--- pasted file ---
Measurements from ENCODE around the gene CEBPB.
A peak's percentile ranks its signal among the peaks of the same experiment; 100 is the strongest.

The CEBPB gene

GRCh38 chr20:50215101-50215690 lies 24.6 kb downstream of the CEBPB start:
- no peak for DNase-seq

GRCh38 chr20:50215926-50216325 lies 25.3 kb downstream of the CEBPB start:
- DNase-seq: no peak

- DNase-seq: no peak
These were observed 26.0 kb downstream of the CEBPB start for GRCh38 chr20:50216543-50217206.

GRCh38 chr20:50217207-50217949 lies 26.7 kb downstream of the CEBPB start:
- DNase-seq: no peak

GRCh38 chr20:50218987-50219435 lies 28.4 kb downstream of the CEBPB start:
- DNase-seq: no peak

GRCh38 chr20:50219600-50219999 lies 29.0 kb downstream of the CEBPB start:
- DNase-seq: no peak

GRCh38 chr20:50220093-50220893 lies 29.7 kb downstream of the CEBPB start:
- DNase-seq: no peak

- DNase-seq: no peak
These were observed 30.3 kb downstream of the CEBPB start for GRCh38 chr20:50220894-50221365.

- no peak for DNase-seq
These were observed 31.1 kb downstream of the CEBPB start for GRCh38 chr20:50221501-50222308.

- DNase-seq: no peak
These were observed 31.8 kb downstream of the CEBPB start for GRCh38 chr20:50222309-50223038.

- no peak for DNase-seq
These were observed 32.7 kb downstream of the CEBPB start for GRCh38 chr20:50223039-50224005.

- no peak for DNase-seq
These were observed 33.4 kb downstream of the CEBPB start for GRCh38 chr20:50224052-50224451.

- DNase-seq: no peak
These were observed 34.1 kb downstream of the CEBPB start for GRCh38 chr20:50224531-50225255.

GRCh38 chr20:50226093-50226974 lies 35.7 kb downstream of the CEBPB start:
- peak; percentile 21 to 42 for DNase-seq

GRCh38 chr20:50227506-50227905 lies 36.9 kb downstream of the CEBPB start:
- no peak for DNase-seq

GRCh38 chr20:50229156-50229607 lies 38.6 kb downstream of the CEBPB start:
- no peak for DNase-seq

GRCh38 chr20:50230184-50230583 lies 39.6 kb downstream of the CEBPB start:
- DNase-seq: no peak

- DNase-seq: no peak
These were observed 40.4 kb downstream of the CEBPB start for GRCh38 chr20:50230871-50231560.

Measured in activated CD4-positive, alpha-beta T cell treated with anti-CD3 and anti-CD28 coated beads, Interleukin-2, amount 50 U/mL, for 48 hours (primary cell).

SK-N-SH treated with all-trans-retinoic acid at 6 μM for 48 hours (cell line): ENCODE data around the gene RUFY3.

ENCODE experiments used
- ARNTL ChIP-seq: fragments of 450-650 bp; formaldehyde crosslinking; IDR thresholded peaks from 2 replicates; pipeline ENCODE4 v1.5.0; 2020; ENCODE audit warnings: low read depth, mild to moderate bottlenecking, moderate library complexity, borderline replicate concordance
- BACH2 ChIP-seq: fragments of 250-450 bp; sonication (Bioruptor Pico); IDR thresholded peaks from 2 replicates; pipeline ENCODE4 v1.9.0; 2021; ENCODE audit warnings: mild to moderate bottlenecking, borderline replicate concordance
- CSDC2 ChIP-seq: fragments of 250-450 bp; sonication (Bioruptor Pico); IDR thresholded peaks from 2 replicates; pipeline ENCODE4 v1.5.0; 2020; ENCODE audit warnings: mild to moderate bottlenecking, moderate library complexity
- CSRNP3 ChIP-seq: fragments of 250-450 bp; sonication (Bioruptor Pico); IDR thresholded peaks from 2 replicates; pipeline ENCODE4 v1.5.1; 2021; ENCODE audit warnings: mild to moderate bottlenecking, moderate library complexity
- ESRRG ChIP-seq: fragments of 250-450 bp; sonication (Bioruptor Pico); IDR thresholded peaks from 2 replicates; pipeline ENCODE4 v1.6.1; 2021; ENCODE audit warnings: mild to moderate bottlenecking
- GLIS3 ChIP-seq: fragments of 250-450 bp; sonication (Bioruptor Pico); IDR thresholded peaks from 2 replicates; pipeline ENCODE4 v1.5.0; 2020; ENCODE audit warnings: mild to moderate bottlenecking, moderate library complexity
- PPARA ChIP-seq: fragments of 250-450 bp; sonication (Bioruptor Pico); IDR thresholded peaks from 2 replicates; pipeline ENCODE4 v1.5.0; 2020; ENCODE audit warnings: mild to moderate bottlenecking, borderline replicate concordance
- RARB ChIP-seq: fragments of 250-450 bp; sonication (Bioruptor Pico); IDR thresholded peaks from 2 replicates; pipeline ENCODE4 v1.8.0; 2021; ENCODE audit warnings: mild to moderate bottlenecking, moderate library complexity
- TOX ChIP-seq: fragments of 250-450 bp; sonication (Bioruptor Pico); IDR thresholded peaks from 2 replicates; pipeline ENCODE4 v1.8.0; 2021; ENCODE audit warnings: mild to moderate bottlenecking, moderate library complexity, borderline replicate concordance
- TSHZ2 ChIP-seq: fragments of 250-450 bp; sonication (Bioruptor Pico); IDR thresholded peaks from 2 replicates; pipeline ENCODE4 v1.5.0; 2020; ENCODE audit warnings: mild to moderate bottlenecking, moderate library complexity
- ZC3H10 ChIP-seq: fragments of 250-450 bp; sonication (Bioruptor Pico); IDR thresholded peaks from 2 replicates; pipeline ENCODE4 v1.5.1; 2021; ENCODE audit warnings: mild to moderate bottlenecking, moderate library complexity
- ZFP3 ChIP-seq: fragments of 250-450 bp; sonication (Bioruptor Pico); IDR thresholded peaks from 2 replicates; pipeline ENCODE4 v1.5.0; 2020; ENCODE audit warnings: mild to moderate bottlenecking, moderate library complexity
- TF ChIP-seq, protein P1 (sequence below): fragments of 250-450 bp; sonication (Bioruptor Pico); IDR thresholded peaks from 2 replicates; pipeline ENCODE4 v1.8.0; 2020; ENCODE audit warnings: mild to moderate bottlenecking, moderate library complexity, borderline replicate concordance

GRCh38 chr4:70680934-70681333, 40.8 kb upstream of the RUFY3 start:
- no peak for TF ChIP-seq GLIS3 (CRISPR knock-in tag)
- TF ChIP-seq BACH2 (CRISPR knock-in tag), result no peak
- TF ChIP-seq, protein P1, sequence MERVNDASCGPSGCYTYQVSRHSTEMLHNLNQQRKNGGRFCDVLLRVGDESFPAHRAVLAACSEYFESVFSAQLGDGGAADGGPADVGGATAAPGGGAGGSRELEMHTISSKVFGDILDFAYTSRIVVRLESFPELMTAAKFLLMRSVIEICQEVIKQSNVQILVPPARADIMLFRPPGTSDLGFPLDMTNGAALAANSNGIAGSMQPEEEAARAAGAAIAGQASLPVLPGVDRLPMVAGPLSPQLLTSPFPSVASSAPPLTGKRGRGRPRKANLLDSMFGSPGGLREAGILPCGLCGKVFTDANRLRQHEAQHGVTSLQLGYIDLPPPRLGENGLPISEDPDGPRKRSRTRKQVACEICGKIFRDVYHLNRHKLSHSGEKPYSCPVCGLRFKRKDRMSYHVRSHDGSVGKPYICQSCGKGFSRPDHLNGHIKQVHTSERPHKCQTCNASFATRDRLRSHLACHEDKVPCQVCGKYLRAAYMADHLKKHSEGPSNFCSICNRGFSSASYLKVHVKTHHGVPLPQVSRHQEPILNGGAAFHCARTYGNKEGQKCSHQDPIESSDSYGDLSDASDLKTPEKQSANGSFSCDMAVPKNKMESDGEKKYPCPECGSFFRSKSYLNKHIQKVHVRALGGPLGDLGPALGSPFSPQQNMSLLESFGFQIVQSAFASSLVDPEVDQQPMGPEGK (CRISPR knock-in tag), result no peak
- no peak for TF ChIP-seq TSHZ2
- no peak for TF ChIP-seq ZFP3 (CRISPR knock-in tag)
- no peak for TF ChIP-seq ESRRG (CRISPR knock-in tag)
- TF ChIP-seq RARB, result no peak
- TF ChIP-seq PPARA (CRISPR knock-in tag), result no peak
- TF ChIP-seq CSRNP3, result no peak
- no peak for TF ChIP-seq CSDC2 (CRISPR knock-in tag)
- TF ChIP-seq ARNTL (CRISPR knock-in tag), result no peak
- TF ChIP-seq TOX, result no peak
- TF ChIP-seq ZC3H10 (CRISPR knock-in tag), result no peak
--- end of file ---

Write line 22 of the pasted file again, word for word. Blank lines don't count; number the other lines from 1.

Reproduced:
- DNase-seq: no peak